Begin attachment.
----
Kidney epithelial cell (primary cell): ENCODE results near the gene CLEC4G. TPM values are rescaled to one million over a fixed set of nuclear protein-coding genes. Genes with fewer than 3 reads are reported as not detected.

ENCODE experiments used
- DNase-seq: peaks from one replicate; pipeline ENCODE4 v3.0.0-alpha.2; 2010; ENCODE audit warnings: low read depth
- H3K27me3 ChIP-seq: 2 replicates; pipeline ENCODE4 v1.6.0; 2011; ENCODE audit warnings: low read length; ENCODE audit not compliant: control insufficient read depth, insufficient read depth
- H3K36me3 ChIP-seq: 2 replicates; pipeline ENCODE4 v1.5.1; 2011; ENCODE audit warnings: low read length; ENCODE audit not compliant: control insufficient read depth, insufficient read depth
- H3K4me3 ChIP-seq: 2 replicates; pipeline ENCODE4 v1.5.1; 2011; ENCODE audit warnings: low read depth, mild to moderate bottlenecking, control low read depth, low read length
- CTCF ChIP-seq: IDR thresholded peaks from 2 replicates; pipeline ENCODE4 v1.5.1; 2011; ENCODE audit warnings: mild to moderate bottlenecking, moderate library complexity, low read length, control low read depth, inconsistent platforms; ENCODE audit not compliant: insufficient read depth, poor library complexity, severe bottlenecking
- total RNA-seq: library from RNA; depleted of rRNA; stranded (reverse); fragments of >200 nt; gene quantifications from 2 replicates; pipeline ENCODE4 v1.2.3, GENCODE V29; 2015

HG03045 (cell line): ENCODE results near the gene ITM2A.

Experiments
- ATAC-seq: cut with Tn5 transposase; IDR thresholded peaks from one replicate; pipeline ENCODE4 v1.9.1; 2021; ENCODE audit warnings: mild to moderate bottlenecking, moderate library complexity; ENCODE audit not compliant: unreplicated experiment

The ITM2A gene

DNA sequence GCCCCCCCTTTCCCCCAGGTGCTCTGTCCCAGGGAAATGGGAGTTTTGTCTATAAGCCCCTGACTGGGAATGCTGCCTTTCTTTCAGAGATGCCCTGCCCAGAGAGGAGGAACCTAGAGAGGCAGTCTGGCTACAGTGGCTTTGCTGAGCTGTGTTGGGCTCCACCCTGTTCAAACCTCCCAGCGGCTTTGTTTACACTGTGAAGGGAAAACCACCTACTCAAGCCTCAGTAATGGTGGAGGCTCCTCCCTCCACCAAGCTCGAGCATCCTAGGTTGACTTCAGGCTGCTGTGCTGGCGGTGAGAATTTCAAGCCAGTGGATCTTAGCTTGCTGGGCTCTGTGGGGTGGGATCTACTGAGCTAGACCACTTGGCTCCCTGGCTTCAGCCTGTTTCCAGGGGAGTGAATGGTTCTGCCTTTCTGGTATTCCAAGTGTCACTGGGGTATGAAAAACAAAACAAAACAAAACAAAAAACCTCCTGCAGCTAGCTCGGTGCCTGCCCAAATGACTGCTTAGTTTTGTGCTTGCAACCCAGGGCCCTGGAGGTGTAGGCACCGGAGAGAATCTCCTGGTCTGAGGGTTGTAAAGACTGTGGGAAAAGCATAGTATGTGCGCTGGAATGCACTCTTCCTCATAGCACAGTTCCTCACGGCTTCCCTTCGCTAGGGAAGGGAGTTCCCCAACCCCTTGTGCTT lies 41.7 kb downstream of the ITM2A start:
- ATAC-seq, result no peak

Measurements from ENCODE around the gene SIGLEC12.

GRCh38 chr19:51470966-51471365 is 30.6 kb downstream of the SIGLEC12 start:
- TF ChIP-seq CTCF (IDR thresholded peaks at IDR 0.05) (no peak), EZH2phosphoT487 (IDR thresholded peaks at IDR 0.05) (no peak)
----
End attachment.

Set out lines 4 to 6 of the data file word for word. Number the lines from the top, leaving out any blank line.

- H3K27me3 ChIP-seq: 2 replicates; pipeline ENCODE4 v1.6.0; 2011; ENCODE audit warnings: low read length; ENCODE audit not compliant: control insufficient read depth, insufficient read depth
- H3K36me3 ChIP-seq: 2 replicates; pipeline ENCODE4 v1.5.1; 2011; ENCODE audit warnings: low read length; ENCODE audit not compliant: control insufficient read depth, insufficient read depth
- H3K4me3 ChIP-seq: 2 replicates; pipeline ENCODE4 v1.5.1; 2011; ENCODE audit warnings: low read depth, mild to moderate bottlenecking, control low read depth, low read length